Blood pressure readings are most often taken in the upper arm, between the elbow and the shoulder. For some patients, obtaining a blood pressure reading in this area isn’t possible, most often due to the size of the arm. Sometimes medical professionals take blood pressure readings on the forearm instead of the upper arm in these patients. A study published by the New York State Nurses Association found that blood pressure readings taken in the forearm were significantly higher than readings taken in the upper arm; therefore forearm readings are not as accurate.
Measure your forearm at the widest point closest to the elbow, using a cloth measuring tape. Blood pressure cuffs are available in different sizes. Although forearm measurements are often taken because other cuffs won’t fit the upper arm, the forearm is often much smaller and can accommodate a smaller cuff. It is still important to use the right size for the most accurate reading and best fit. If your arm circumference is 9 to 13 inches, you should purchase and use a standard adult cuff. If your arm circumference is 13 to 17 inches, you need a large cuff. If your cuff is improperly sized, you will not be able to place the cuff on your arm properly.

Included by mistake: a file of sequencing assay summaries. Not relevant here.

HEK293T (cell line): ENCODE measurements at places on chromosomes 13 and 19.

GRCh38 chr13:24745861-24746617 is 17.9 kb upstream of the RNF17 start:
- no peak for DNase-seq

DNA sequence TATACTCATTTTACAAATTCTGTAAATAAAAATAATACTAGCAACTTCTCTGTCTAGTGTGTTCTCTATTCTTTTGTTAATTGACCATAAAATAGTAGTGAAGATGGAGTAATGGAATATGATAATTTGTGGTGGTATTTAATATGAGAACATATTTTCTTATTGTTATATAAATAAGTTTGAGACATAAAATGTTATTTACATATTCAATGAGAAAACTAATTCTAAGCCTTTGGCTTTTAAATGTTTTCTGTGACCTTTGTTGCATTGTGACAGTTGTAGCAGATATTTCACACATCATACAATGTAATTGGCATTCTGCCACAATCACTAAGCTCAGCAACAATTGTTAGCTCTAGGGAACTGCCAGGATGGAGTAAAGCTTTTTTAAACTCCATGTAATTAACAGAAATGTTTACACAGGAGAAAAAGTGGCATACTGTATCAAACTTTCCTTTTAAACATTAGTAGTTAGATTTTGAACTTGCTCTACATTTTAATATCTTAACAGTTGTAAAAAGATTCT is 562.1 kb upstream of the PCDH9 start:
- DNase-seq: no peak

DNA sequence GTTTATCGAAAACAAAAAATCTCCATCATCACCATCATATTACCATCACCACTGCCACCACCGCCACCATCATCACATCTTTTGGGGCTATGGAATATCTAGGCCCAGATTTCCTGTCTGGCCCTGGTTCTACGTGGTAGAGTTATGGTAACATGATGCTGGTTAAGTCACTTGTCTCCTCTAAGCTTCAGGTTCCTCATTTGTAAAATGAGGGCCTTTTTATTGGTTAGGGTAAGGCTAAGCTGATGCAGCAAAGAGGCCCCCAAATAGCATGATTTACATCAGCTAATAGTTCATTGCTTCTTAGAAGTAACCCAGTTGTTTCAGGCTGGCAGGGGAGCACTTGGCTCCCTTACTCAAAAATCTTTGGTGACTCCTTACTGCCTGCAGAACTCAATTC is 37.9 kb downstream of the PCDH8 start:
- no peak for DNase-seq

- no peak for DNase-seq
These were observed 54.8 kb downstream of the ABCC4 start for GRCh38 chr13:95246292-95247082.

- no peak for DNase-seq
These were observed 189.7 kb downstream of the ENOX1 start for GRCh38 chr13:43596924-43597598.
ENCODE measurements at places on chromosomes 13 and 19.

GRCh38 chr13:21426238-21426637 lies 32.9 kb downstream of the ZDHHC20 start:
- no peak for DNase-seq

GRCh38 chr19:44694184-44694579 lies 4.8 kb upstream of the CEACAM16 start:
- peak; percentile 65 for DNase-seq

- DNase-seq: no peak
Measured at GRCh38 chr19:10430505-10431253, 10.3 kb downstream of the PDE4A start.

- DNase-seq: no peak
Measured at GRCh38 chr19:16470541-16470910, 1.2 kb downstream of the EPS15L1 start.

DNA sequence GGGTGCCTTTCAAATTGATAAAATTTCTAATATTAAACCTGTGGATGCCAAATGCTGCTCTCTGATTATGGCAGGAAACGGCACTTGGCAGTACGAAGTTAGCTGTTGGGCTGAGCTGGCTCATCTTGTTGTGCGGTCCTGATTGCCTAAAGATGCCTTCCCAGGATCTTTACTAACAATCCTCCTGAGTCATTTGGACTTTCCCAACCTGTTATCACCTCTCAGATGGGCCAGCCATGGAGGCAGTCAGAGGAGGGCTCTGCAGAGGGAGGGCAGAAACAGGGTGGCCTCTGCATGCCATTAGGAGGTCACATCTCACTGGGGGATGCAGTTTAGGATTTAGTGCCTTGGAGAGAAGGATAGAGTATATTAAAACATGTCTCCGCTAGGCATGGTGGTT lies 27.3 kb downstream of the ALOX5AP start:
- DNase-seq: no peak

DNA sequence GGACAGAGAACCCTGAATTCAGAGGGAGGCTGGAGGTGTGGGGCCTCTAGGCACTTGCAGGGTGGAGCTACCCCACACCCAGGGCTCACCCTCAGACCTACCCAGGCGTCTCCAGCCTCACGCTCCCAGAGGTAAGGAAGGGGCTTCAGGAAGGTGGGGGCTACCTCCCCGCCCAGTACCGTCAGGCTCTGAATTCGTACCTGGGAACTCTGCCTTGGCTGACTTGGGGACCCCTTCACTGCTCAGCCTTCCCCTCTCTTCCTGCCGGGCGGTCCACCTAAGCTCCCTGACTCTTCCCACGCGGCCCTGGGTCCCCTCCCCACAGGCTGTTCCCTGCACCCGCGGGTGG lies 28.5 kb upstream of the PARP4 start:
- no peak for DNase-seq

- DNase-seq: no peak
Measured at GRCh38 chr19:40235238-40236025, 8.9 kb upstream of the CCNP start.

Slide the blood pressure cuff onto your arm. Apply the cuff to a bare arm. If you need to roll up your sleeve, the sleeve should not apply extra pressure to the arm, so change into a short sleeve shirt if needed. Most blood pressure cuffs have a marker that indicates where the cuff should be placed in relation to the brachial artery. Note that when taking blood pressure on the forearm, the cuff will have to be reversed so that the marker is at the top, since the brachial artery is located in the elbow.
Position the cuff so that the edge of cuff with the brachial marker is within an inch of your elbow. Many cuffs are held together with a D-ring that makes it easier to put the cuff on yourself. If the cuff does not have a D-ring, make sure that the cuff is even all the way around.
Secure the cuff by pulling it snug, but not tight. You should be able to place one finger underneath the cuff. Readjust the cuff if needed if it is too tight or too loose.
Burlington Health Care, Northern Kentucky’s Home Health Supply Store, has products to address your independent living needs. As Northern Kentucky’s healthcare supply provider, our professionals will make sure you and your family have the knowledge and supplies you need to manage any and all medical challenges you encounter. Visit our website at http://bhc-ky.com/ or stop in today and speak with one of our helpful staff members.
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